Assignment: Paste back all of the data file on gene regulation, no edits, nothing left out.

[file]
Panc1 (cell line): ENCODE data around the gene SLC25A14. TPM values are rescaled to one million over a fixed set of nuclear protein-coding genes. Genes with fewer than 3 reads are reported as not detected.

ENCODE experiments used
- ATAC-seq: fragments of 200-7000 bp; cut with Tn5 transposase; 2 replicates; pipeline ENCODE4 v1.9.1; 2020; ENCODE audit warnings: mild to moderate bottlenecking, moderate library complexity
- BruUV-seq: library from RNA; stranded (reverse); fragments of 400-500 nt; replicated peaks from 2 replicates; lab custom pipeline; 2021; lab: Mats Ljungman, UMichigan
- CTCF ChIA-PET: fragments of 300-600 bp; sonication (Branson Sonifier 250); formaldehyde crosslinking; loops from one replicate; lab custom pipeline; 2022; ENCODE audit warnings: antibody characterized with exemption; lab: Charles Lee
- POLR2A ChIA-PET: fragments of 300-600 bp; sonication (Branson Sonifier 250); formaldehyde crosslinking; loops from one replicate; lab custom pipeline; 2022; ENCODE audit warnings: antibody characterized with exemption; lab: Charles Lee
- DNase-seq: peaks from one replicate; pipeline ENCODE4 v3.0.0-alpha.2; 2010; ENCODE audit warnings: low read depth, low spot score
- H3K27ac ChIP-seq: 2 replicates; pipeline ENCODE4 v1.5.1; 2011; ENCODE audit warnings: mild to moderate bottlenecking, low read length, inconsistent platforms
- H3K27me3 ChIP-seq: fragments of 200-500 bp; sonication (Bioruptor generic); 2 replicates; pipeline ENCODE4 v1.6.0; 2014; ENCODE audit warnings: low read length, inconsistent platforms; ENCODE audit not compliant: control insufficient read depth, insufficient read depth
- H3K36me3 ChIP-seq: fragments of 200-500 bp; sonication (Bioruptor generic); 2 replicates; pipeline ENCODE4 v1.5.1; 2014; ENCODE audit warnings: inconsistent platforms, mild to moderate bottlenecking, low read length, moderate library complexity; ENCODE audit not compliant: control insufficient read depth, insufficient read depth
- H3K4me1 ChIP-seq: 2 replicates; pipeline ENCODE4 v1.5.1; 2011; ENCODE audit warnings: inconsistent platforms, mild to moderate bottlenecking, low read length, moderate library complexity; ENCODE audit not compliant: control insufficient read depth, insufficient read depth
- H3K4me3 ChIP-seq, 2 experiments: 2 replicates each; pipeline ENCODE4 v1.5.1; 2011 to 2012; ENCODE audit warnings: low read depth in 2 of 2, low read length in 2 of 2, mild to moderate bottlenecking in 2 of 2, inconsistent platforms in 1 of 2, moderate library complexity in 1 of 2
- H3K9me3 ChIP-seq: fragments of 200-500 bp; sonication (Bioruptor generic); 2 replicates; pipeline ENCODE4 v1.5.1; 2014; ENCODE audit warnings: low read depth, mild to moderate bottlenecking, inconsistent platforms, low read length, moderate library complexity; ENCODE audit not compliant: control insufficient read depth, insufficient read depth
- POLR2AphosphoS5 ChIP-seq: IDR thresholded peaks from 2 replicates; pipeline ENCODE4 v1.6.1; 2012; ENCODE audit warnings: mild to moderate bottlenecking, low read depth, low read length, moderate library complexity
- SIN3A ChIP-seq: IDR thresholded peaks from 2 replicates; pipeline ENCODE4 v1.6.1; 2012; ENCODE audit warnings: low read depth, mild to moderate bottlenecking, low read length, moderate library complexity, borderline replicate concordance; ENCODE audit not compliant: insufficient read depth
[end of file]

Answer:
Panc1 (cell line): ENCODE data around the gene SLC25A14. TPM values are rescaled to one million over a fixed set of nuclear protein-coding genes. Genes with fewer than 3 reads are reported as not detected.

ENCODE experiments used
- ATAC-seq: fragments of 200-7000 bp; cut with Tn5 transposase; 2 replicates; pipeline ENCODE4 v1.9.1; 2020; ENCODE audit warnings: mild to moderate bottlenecking, moderate library complexity
- BruUV-seq: library from RNA; stranded (reverse); fragments of 400-500 nt; replicated peaks from 2 replicates; lab custom pipeline; 2021; lab: Mats Ljungman, UMichigan
- CTCF ChIA-PET: fragments of 300-600 bp; sonication (Branson Sonifier 250); formaldehyde crosslinking; loops from one replicate; lab custom pipeline; 2022; ENCODE audit warnings: antibody characterized with exemption; lab: Charles Lee
- POLR2A ChIA-PET: fragments of 300-600 bp; sonication (Branson Sonifier 250); formaldehyde crosslinking; loops from one replicate; lab custom pipeline; 2022; ENCODE audit warnings: antibody characterized with exemption; lab: Charles Lee
- DNase-seq: peaks from one replicate; pipeline ENCODE4 v3.0.0-alpha.2; 2010; ENCODE audit warnings: low read depth, low spot score
- H3K27ac ChIP-seq: 2 replicates; pipeline ENCODE4 v1.5.1; 2011; ENCODE audit warnings: mild to moderate bottlenecking, low read length, inconsistent platforms
- H3K27me3 ChIP-seq: fragments of 200-500 bp; sonication (Bioruptor generic); 2 replicates; pipeline ENCODE4 v1.6.0; 2014; ENCODE audit warnings: low read length, inconsistent platforms; ENCODE audit not compliant: control insufficient read depth, insufficient read depth
- H3K36me3 ChIP-seq: fragments of 200-500 bp; sonication (Bioruptor generic); 2 replicates; pipeline ENCODE4 v1.5.1; 2014; ENCODE audit warnings: inconsistent platforms, mild to moderate bottlenecking, low read length, moderate library complexity; ENCODE audit not compliant: control insufficient read depth, insufficient read depth
- H3K4me1 ChIP-seq: 2 replicates; pipeline ENCODE4 v1.5.1; 2011; ENCODE audit warnings: inconsistent platforms, mild to moderate bottlenecking, low read length, moderate library complexity; ENCODE audit not compliant: control insufficient read depth, insufficient read depth
- H3K4me3 ChIP-seq, 2 experiments: 2 replicates each; pipeline ENCODE4 v1.5.1; 2011 to 2012; ENCODE audit warnings: low read depth in 2 of 2, low read length in 2 of 2, mild to moderate bottlenecking in 2 of 2, inconsistent platforms in 1 of 2, moderate library complexity in 1 of 2
- H3K9me3 ChIP-seq: fragments of 200-500 bp; sonication (Bioruptor generic); 2 replicates; pipeline ENCODE4 v1.5.1; 2014; ENCODE audit warnings: low read depth, mild to moderate bottlenecking, inconsistent platforms, low read length, moderate library complexity; ENCODE audit not compliant: control insufficient read depth, insufficient read depth
- POLR2AphosphoS5 ChIP-seq: IDR thresholded peaks from 2 replicates; pipeline ENCODE4 v1.6.1; 2012; ENCODE audit warnings: mild to moderate bottlenecking, low read depth, low read length, moderate library complexity
- SIN3A ChIP-seq: IDR thresholded peaks from 2 replicates; pipeline ENCODE4 v1.6.1; 2012; ENCODE audit warnings: low read depth, mild to moderate bottlenecking, low read length, moderate library complexity, borderline replicate concordance; ENCODE audit not compliant: insufficient read depth